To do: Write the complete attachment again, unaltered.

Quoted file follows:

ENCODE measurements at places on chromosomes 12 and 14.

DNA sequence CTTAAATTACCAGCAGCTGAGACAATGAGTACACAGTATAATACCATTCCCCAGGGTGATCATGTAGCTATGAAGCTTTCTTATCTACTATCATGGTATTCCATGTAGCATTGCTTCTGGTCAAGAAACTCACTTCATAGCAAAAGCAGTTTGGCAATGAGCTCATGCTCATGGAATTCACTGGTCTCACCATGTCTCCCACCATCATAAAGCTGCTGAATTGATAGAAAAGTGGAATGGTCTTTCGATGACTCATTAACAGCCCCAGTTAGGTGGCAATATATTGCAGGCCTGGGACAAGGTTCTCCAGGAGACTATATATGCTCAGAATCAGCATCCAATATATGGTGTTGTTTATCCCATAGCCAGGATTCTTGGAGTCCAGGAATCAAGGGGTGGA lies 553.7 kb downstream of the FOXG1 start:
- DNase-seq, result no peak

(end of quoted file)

ENCODE measurements at places on chromosomes 12 and 14.

DNA sequence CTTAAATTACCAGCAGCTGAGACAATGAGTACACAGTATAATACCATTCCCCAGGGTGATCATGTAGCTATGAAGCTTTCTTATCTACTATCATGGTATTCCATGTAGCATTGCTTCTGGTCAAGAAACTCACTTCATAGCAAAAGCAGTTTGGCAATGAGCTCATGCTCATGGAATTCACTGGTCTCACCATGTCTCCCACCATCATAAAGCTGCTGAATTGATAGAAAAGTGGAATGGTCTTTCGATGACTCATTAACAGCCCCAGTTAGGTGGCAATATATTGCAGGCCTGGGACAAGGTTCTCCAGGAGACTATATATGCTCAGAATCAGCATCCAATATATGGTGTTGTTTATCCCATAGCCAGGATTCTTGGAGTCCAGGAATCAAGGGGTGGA lies 553.7 kb downstream of the FOXG1 start:
- DNase-seq, result no peak